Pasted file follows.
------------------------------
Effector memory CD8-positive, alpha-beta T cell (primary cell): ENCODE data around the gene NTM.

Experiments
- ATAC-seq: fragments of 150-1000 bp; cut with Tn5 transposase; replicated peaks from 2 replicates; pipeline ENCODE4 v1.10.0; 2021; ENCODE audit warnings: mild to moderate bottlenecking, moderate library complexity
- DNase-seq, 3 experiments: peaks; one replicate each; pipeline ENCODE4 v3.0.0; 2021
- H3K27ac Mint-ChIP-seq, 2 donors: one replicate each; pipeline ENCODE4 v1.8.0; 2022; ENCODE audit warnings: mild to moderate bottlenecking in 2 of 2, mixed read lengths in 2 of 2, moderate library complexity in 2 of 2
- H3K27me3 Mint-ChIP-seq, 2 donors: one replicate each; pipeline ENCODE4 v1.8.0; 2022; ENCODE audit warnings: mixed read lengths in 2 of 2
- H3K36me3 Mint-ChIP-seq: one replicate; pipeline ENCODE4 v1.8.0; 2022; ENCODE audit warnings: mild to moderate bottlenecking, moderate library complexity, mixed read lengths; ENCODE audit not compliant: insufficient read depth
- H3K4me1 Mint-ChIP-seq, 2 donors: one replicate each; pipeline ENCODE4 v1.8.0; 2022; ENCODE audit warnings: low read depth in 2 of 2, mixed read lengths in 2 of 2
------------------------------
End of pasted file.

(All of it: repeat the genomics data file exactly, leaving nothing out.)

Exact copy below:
Effector memory CD8-positive, alpha-beta T cell (primary cell): ENCODE data around the gene NTM.

Experiments
- ATAC-seq: fragments of 150-1000 bp; cut with Tn5 transposase; replicated peaks from 2 replicates; pipeline ENCODE4 v1.10.0; 2021; ENCODE audit warnings: mild to moderate bottlenecking, moderate library complexity
- DNase-seq, 3 experiments: peaks; one replicate each; pipeline ENCODE4 v3.0.0; 2021
- H3K27ac Mint-ChIP-seq, 2 donors: one replicate each; pipeline ENCODE4 v1.8.0; 2022; ENCODE audit warnings: mild to moderate bottlenecking in 2 of 2, mixed read lengths in 2 of 2, moderate library complexity in 2 of 2
- H3K27me3 Mint-ChIP-seq, 2 donors: one replicate each; pipeline ENCODE4 v1.8.0; 2022; ENCODE audit warnings: mixed read lengths in 2 of 2
- H3K36me3 Mint-ChIP-seq: one replicate; pipeline ENCODE4 v1.8.0; 2022; ENCODE audit warnings: mild to moderate bottlenecking, moderate library complexity, mixed read lengths; ENCODE audit not compliant: insufficient read depth
- H3K4me1 Mint-ChIP-seq, 2 donors: one replicate each; pipeline ENCODE4 v1.8.0; 2022; ENCODE audit warnings: low read depth in 2 of 2, mixed read lengths in 2 of 2